very poorly drafted agreement."
U.S. Attorney J. Timothy Griffin (Eastern District
of Arkansas) -- a protégé of Karl Rove -- made claims about his
experience as an Army lawyer that have been
doubt by military records. The 38-year-old Griffin claims
on his official Web site that he prosecuted 40 criminal cases while
at Ft. Campbell, where he was stationed from September 2005 to May
2006. But Army authorities say Ft. Campbell's records show Griffin
only serving as assistant counsel on three cases, none of which went
Four top staffers under Rachel Paulose (District of
Minneapolis) voluntarily demoted themselves to send a message to
Washington, D.C., that 33-year-old Paulose, who, after just four
months on the job, is
over her head. She has earned a reputation for quoting
Bible verses and dictatorially dressing down underlings. Before
being appointed to the plum U.S. Attorney post, Paulose, a graduate
of Pat Robertson's Regent University Law School was a special
assistant to Alberto Gonzales. DOJ has had to dispatch a
high-ranking minder to Paulose's office to help her out.
And what about those U.S. Attorneys, presumably
certifiable "Bushie loyal," that the Administration permitted to stay on
in their jobs? How are they working out? Here's one notorious example:
Points Memo website, which has been all over the U.S. Attorneys
scandal from the very beginning, reports that in Milwaukee, an appeals
threw out the corruption conviction aimed at a state official close to
the Democratic governor because the evidence supplied by U.S. Attorney
Steve Biskupic was, to quote the judges (both Republican-appointed),
"beyond thin." Bogus, in other words.
Clearly, in this whole U.S. Attorneys story, we probably are viewing
only the tip of the iceberg these days. What's to come from below the
surface is bound to reveal a much wider, even worse scandal, not
surprising given the history of this Administration.
3. GLOBAL WARMING: BUSH'S STATE OF DENIAL
And the tell-tale quote that says it all about Bush and world climate
Asked by an interviewer what he hoped his "legacy" in history would be,
Bush expressed the ultimate solipsism:
"I'll be dead."
In other words, the future we help create for our children and
grandchildren is of no importance, since either the Apocalypse will come
shortly or I'll be dead, so why should I bother my head worrying about
what happens to others after I leave the scene?
That self-involved attitude of denial and ethical narcissism has
resulted in non-action when it comes to global warming/climate change.
The leading industrial country in the world -- responsible for a good
share of the pollution that is speeding up global warming -- could have
led the fight to cut back on CO2 and other pollutants, but
instead did essentially nothing. More than six years of deadly neglect.
Now the world's scientists are telling us -- and we can see with our own
eyes -- that the changes wrought by global warming are happening much
faster than we once thought were possible, and catastrophe looms for
millions around the globe due to rising sea levels, floods, droughts,
shortage of potable water, extraordinary storm systems, starvation,
wipeout of entire species, etc. etc.
But, what the hell? I've got mine, Jack. The rest of you will have to
fend for yourselves. That's Bushism in a very few words.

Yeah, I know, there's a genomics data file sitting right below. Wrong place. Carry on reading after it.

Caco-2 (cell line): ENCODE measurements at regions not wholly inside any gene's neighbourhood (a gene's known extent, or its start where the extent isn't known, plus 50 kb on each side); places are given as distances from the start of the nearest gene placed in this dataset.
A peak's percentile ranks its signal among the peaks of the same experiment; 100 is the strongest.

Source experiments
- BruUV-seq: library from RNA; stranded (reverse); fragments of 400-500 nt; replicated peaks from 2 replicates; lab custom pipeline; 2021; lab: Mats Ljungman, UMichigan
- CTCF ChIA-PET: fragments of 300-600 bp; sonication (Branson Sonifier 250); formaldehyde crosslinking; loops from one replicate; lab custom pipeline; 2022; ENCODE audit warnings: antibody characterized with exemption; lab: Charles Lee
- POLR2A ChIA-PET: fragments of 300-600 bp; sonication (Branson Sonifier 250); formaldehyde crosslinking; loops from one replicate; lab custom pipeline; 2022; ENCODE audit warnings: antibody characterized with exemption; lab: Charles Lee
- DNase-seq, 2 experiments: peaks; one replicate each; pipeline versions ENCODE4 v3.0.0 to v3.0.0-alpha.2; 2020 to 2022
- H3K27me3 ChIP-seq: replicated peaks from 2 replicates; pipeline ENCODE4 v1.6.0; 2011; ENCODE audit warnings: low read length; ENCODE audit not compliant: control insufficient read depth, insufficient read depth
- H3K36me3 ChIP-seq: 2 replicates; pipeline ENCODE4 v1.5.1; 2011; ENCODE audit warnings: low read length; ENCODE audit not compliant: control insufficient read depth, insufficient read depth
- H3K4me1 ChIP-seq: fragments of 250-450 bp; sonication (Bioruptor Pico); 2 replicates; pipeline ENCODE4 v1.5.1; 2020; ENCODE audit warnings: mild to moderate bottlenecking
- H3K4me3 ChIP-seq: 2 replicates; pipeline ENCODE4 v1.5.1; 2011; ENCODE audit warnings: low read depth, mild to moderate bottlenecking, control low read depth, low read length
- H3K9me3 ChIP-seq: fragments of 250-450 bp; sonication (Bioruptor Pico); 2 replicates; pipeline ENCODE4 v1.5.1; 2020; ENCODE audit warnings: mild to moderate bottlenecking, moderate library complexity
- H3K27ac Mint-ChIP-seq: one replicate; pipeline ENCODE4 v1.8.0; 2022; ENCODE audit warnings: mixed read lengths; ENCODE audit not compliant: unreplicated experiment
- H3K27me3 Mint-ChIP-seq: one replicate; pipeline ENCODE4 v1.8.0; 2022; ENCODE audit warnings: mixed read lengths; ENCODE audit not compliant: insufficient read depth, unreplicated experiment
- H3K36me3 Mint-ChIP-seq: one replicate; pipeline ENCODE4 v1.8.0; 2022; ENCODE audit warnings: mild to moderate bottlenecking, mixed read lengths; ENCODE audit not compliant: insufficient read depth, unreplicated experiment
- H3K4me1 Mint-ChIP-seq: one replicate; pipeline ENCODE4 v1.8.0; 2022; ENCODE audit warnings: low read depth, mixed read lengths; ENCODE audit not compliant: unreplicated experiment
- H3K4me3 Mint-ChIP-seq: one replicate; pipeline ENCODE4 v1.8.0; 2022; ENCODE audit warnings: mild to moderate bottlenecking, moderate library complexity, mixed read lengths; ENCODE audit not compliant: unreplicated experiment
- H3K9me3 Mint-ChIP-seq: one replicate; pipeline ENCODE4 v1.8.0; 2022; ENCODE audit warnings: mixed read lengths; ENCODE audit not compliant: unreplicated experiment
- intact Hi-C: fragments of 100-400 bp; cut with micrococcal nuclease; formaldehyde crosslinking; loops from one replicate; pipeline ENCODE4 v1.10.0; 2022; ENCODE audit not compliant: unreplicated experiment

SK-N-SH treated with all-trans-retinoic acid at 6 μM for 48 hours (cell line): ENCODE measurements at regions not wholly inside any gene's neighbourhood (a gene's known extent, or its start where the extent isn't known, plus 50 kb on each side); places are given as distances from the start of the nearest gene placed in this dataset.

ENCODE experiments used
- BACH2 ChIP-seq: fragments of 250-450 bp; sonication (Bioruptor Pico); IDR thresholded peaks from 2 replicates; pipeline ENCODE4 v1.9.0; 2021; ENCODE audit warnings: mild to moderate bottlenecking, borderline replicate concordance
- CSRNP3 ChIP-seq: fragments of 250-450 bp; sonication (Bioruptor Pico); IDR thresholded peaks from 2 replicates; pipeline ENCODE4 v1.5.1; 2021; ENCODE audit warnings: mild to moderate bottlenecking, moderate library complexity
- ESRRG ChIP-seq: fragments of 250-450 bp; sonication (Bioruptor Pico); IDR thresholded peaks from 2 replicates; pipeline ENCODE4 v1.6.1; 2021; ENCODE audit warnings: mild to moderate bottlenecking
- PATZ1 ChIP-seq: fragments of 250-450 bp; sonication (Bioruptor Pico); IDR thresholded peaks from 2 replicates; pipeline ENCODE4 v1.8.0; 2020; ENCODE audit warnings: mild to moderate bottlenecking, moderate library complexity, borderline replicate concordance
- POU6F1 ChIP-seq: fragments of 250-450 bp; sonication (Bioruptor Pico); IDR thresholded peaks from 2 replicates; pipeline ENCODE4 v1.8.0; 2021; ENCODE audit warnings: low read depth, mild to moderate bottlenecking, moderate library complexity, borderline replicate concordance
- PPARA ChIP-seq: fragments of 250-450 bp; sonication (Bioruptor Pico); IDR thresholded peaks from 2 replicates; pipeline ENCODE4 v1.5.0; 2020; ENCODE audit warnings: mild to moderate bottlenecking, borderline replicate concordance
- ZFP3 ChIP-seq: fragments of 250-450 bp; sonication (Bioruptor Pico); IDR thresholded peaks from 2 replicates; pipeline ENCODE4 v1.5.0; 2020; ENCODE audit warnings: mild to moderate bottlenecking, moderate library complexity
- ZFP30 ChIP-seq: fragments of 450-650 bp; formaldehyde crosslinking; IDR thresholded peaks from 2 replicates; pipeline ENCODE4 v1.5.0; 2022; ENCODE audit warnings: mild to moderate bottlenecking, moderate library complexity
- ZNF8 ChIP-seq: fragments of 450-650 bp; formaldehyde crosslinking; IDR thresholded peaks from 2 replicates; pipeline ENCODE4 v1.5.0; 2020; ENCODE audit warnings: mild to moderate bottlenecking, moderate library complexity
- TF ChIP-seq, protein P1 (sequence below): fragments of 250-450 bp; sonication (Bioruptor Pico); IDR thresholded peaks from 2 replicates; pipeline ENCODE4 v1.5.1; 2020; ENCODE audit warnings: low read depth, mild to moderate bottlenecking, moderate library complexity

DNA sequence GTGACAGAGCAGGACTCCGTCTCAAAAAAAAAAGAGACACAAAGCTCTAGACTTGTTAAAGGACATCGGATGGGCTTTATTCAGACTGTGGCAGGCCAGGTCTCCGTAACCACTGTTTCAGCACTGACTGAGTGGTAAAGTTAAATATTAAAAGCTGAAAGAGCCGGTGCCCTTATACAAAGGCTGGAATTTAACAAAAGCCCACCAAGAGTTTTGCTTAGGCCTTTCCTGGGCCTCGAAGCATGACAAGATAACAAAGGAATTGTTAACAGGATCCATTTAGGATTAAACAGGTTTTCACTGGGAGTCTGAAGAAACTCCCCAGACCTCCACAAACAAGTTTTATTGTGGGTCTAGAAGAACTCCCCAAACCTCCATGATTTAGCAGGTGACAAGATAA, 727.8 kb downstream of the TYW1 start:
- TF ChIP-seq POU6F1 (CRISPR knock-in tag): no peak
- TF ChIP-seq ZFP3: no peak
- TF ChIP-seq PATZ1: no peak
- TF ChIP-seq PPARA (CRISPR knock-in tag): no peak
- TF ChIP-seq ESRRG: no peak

4. THE UNFOLDING IRAQ CATASTROPHE
I guess this week's money quote on Iraq comes from Sen. John McCain, at
one time a truth-telling maverick, but so desperate to occupy the White
House that he drank the Bush Kool-Aid and became a raving supporter of
all thinks hawkish in Iraq.
Bush's escalation of the war (the so-called "surge") is working so well,
McCain told reporters, that
"There are neighborhoods in Baghdad where you and I could walk through
those neighborhoods, today." Since so many reporters and
military officers guffawed loudly when he uttered that whopper, he
thought he'd do a demonstration walk to show how safe it was out there
on the mean streets of inner Baghdad. What was McCain thinking?
He did indeed take a stroll in a local marketplace, which he asserted
was "proof" that one could walk freely in Baghdad. McCain, as photos
revealed, was dressed in body armor and surrounded by 100 U.S. troops,
with American snipers on the rooftops, and at least two Apache
helicopters overhead. That's "walking freely."
The following day, probably as a response to that bit of photo-op
grandstanding, the insurgents turned that marketplace into a bloody
charnel house, bombs and bullets killing 14 Iraqi civilians. The Iraqi
rebels had a point of their own to make. (McCain then tried to back away
from his overstated optimism about the situation in Baghdad.)
THE CONSTANT 6-MONTHS-MORE REFRAIN
The pro-escalation spin is: Just give General Petraeus six months more.
Haven't we seen this movie before in Vietnam and elsewhere? Six months
from now, the White House and its lackeys will claim that "we're just
about to turn the corner" and ask for six more months, and then six
months more and then -- well, lookee here, there's a new Administration
in the White House and it's now their problem. Goodbye.
In the meantime, more U.S. troops will be "surged" into Iraq:
incompletely-trained Army and Marine brigades sent back for yet another
tour of duty, more Reserves, more National Guard units (13,000 are being
activated right now for service in Iraq), etc. etc. Bush, in effect, is
painting targets on their backs and sending them into a civil-war
The ostensible "Opposition Party," the Democrats, can't quite decide how
far and how fast to push for withdrawal from Iraq, and whether now is
the time to initiate impeachment hearings of Bush and Cheney.
So we'll be forced to watch thousands of young American men and women
and Iraqi civilians get slaughtered and maimed until a new President
reverses course and finally brings the troops safely home.
That's America 2007 under CheneyBush and far-too-timid Democrats.
Copyright 2007, by Bernard Weiner
Bernard Weiner, Ph.D., has taught
government & international relations at universities in California and
Washington, worked as a writer/editor at the San Francisco Chronicle for two
decades, and currently serves as co-editor of The Crisis Papers (www.crisispapers.org).